Growing Corn and Beans
Note: Our focus has been on salsa crops, beans, and greens, so the information on corn is from extension services rather than our personal growing experience. See Monthly Archives in Garden Tips for how to grow or Garden Links for sources.
Direct seed beans.
Last year, Japanese beetles almost put an end to our pole beans. This year, the beetle patrol starts early. Their favorite feeding time seems to be early afternoon, so this gardener has the bug brew pot ready.
A tip from Virginia Tech Extension for keeping raccoons out of vegetables, especially sweet corn. Construct a slippery fence by stapling plastic sheeting (6 mil thickness) to stakes spaced every 10 feet so that the stakes are on the inside of the plastic, toward the corn. The plastic should be 30 to 36 inches wide, and the lowermost 3 to 6 inches should rest on the ground. If you already have a fence around your garden, try using spring-type clothespins to clip the plastic to it. Put the fence up shortly before the corn is ripe to give the animals less time to figure it out. Raccoons trying to climb the slippery plastic soon give up.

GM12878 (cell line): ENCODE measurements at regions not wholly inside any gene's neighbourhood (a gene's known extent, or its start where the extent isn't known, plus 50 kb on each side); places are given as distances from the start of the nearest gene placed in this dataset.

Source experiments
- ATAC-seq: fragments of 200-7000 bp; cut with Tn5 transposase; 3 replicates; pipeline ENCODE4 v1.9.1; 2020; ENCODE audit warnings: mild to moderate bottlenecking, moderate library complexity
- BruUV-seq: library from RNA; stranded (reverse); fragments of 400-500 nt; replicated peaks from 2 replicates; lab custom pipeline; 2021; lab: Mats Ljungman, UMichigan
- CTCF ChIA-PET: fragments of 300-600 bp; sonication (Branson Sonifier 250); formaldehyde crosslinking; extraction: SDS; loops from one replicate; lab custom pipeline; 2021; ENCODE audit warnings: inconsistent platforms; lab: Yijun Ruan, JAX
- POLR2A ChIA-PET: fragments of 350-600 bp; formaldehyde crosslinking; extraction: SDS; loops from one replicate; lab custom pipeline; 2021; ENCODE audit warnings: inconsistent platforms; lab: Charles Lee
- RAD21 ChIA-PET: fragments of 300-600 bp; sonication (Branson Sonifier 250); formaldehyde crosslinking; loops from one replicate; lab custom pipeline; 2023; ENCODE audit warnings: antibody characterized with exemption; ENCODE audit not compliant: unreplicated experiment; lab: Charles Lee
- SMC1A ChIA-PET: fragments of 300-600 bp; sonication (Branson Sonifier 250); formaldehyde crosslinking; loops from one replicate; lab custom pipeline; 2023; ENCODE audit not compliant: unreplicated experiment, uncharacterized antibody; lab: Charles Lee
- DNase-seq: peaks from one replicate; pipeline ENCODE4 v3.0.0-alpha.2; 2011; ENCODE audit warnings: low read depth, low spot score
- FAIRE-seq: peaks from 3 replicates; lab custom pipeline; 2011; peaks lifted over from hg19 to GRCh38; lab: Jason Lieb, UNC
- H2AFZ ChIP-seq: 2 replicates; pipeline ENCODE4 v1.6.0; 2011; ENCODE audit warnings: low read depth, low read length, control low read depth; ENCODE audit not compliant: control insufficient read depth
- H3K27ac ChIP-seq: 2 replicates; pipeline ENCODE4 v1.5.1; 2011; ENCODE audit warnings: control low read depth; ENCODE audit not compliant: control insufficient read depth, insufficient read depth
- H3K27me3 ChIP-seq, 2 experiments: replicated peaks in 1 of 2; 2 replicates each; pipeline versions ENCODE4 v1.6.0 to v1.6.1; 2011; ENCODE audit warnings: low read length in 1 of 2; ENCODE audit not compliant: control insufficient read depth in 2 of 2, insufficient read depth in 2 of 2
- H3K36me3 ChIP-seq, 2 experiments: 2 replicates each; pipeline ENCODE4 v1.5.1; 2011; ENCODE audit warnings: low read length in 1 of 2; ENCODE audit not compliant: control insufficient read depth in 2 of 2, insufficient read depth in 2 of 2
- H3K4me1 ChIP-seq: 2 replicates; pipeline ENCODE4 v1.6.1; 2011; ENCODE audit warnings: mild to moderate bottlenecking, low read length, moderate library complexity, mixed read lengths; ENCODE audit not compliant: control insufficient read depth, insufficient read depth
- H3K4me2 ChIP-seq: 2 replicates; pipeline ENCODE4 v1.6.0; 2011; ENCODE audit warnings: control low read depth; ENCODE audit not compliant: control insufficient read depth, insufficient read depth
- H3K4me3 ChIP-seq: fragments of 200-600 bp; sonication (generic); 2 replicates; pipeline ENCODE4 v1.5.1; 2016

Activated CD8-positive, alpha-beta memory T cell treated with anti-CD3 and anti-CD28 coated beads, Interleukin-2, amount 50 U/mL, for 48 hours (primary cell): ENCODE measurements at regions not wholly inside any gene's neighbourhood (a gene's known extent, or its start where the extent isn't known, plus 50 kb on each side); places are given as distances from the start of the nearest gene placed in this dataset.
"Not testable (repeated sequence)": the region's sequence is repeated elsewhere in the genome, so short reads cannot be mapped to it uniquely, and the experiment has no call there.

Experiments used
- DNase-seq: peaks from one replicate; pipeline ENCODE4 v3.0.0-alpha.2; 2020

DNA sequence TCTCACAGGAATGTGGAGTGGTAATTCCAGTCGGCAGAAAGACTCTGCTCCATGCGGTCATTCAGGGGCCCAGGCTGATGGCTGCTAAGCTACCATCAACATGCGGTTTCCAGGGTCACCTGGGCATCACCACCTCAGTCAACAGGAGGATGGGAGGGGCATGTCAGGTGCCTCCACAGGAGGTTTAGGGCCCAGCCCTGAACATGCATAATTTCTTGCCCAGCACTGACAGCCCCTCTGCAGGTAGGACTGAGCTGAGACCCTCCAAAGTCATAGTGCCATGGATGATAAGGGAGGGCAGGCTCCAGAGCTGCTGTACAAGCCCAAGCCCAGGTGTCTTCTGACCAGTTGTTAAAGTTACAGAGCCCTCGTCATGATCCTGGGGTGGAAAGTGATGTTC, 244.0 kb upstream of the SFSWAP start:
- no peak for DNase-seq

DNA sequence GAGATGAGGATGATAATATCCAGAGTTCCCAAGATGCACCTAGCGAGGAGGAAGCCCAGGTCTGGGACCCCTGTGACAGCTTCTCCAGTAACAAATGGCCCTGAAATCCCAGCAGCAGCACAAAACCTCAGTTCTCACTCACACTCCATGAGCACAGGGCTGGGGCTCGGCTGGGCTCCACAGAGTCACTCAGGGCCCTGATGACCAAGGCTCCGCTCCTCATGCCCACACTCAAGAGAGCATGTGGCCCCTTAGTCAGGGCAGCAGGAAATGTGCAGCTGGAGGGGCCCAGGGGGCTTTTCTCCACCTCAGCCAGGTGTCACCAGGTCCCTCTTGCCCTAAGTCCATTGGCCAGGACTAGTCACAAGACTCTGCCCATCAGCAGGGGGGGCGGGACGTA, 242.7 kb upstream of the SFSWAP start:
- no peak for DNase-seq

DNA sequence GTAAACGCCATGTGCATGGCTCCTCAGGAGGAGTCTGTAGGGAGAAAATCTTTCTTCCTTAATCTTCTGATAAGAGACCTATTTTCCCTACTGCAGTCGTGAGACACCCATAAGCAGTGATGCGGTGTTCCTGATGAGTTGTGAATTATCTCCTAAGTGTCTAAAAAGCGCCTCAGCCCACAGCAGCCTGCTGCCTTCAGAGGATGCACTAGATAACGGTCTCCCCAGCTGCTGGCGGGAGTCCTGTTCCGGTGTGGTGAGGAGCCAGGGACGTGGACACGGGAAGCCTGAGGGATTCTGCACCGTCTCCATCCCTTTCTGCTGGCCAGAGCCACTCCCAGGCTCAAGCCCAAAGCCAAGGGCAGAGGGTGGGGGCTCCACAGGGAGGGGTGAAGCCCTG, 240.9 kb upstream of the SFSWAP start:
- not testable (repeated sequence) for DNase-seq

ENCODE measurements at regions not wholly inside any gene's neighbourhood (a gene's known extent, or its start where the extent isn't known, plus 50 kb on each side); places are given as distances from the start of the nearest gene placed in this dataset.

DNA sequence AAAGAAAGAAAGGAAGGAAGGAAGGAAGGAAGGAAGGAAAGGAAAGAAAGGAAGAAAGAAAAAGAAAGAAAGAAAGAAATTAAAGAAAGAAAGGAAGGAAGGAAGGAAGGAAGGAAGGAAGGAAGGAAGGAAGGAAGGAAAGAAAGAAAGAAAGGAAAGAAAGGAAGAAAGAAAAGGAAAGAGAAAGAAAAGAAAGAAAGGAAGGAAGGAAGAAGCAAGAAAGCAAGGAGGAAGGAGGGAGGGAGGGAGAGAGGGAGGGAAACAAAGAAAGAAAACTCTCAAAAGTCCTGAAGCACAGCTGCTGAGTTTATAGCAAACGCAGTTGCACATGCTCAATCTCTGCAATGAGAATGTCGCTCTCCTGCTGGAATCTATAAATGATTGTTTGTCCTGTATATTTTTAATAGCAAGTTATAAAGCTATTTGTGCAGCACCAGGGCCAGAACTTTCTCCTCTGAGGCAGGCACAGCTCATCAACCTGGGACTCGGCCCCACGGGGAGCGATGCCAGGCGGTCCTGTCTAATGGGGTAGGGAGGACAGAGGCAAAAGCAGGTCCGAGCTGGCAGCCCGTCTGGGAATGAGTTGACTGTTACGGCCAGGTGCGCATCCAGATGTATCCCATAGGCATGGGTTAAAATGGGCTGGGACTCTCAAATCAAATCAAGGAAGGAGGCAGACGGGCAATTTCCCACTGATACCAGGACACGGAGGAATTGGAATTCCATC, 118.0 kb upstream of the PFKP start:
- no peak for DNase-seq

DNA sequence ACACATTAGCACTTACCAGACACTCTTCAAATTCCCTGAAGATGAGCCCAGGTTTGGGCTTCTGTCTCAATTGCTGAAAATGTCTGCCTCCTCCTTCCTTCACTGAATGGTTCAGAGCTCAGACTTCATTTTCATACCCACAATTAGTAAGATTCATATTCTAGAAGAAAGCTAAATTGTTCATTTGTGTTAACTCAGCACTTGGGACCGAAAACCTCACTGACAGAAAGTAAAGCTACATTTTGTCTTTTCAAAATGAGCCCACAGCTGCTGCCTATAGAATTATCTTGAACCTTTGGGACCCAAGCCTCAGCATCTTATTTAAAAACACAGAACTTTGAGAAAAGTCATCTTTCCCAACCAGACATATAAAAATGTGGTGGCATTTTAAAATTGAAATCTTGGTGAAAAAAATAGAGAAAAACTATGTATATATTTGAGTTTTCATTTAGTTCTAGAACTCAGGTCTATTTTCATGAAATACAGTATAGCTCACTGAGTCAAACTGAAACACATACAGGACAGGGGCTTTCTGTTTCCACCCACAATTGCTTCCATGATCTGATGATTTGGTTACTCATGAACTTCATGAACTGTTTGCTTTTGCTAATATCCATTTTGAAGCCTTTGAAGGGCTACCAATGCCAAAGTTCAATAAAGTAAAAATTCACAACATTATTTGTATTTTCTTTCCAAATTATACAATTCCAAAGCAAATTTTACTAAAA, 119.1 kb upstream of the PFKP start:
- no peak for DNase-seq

Yellow corn has more vitamin A than white corn.
Don't harvest corn till you're ready to use it. If it is stored under warm conditions, the sugar turns to starch, which affects taste and texture.
Harvest beans daily to encourage new growth. When harvest is peaking, pickle some with dill.
* Store extra green beans wrapped in a towel in your vegetable bin if you plan to use them in in five days. They are easy to freeze for later use, too.
* Dried beans and peas are among the easiest crops to store. They will keep for many months in a cool, dry location.
* Control weevils before storage by placing the crop in a freezer at 0 degrees F or lower for four days or heat in an oven to 180 degrees F for at least 15 minutes. Following this treatment, place the dry beans or peas in an airtight container in a cool, dry place. (Va Tech Extension.